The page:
Paris Hilton Raises Her Voice(s)

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Paris Hilton was a fixture of tabloids and television in the early 2000s, when she was known as much for her hyperactive nightlife as for her five seasons on the hit reality show “The Simple Life.” Since then, Ms. Hilton, 42, has parlayed her fame into a multifaceted career that has included working as a model, musician, D.J., actor, entrepreneur and an unusually zealous purveyor of NFTs. And in January, she welcomed a baby named Phoenix, whom she is raising with her husband, the venture capitalist Carter Reum.

As part of a New York Times event on Twitter, we talked to the party-girl-turned-mogul on Tuesday about her new book, “Paris: The Memoir,” which dives into the glamour of her public persona as well as the abuse she experienced for almost two years at several live-in “troubled teen” facilities.

This interview has been edited and condensed.

How have you prepared yourself for a media tour where you’re going to be asked about traumatic things?

Most of my career I was playing a character, and people had no idea what I had really went through. And now that I’ve written this book, people are just realizing that I’ve lived through some very traumatic experiences, and it was really difficult to put them on paper. But it’s also been such an amazing time for me to really discover myself in ways I didn’t even know before.

You’ve become quite an advocate for investigating and regulating the “troubled teen” industry.

I’ve been going to D.C. and meeting with senators and legislators and explaining to them what’s happening behind closed doors. I am proud to use my voice and my platform to shine a huge spotlight on such an important issue. I know that I’m so proud of the woman I’ve become. And I just know that the little girl in me would be so proud of who I am today.

Speaking of which, you’ve been really open about how you deploy your literal voice — like, you speak in a baby voice when you want things.

I really see the character that I invented as a trauma response to what I went through, where I just kind of wanted to invent this kind of perfect-life Barbie doll character just to not have to think of the trauma that I had went through. And then when I got “The Simple Life,” then I had to continue playing that character season after season. And then going into interviews and doing it. And I feel that it was almost — or, it is and it was — a mask where I just felt like I could be someone else. And, you know, I feel like a lot of people have misunderstood me for a long time and underestimated me. And I’m proud now to show who I really am.

In your book, you talk about pretending to be your own assistant by doing a raspy, husky voice. Is there any way we could hear what that sounds like?

Yeah. [in what could be described as a New York accent] I would talk like this, and “I’m from Brooklyn” and “Paris is going to be available. I just have to check her schedule.” It worked.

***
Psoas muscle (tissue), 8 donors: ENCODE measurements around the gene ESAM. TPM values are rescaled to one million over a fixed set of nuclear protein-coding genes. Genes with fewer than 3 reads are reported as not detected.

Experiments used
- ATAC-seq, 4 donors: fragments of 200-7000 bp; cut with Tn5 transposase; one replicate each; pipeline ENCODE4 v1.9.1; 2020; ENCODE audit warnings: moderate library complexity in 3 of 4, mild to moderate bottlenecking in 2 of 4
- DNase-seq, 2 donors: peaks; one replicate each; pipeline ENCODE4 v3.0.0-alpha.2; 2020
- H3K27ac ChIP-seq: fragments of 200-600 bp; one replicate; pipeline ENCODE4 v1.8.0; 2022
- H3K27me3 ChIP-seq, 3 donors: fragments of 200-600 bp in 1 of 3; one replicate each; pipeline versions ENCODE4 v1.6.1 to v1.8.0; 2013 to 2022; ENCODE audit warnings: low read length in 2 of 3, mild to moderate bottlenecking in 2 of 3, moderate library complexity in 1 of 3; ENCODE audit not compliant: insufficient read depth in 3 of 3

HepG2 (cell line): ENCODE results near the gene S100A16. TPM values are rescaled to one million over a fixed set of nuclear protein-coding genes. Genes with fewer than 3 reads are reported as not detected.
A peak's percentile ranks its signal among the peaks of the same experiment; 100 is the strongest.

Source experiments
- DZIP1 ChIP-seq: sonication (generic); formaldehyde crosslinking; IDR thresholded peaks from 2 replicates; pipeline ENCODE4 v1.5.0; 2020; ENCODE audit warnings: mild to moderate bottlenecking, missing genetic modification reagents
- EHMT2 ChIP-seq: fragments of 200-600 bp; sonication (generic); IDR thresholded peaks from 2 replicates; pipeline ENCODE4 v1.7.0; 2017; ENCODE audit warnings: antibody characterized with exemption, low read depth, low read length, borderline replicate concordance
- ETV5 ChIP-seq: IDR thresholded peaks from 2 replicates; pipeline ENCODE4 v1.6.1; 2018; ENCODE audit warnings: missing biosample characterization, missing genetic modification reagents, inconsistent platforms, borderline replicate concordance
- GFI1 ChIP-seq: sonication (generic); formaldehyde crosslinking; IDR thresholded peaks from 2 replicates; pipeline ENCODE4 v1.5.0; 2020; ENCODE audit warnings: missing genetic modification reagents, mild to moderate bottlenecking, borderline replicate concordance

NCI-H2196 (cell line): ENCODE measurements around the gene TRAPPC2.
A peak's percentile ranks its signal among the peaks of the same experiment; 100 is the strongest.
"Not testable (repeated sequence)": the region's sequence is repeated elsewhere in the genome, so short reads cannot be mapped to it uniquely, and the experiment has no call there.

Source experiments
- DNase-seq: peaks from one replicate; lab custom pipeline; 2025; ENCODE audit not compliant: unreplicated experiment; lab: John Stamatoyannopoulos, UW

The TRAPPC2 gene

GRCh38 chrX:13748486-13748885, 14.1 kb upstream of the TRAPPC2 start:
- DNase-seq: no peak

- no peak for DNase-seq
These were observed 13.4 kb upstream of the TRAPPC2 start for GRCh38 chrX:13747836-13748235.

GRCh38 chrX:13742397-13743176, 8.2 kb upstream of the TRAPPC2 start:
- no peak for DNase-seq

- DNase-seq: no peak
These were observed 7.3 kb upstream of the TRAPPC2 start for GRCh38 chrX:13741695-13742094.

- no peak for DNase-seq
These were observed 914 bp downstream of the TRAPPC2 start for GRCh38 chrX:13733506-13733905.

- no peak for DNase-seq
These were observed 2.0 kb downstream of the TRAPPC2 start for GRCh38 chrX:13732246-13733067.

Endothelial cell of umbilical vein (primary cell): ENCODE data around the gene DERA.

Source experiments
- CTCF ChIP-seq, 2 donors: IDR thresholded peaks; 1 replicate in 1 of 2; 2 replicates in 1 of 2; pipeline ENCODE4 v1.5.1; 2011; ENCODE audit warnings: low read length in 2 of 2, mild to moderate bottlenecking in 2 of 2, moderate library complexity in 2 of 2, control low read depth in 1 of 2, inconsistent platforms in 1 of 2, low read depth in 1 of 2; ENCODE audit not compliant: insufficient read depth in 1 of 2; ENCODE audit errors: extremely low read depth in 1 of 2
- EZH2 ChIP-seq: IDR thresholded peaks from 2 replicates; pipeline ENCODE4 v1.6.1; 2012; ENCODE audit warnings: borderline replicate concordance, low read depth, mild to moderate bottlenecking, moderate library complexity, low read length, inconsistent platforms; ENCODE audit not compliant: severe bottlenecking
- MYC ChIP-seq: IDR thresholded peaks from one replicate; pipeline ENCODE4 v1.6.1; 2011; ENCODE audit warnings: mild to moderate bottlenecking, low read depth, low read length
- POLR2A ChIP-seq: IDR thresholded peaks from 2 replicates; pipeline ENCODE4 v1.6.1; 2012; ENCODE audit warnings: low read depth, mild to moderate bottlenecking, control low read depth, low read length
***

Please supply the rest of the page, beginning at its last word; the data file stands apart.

You said in your book that you have five phones. One is for prank calls. Can you tell me why you need an entire phone for prank calls?

Because it’s something that we just love doing. My mom and my sister and I just have been prank calling people for so many years. When people press star 67 and it’s a blocked number, a lot of people don’t want to answer. So it’s just better to have another phone for that. My mom is the one who’s really good at it. She’s the O.G.

What is the difference between being famous now versus when you were first starting to be famous?

Now I’ve parlayed it into a huge business and a brand. It was so much fun, but it was also really hard because the media was just so cruel to us back then.

Are there are things about that era that you miss?

There was nothing like the 2000s before social media. People used to just be so free and just actually have fun and talk and dance. And now I just feel that everyone just has their phone with them. So it’s just a completely different experience.

A quote from your book that really jumped out at me: “I was struggling to understand my sexuality; there’s no way I could have explained it to anyone else. I had no language for it. I’d never heard the word asexual.” Why did you include that passage?

I think just because I had been through such traumatic experiences that it made me scared of the idea of letting someone in like that. And yeah, I think just what I went through, it made it really difficult for me to feel comfortable about that. So I just — I just — I don’t know, I just thought of myself that way because it wasn’t something that I enjoyed.

Do you feel as if that identity still applies to you?

I had such huge walls around my heart for so long. And it wasn’t until Carter that those walls came crashing down. I feel that maybe God put me through this so one day I could use it and help others. And I’m doing that now, and I feel like I have like a true mission in life now, in turning my pain into a purpose.



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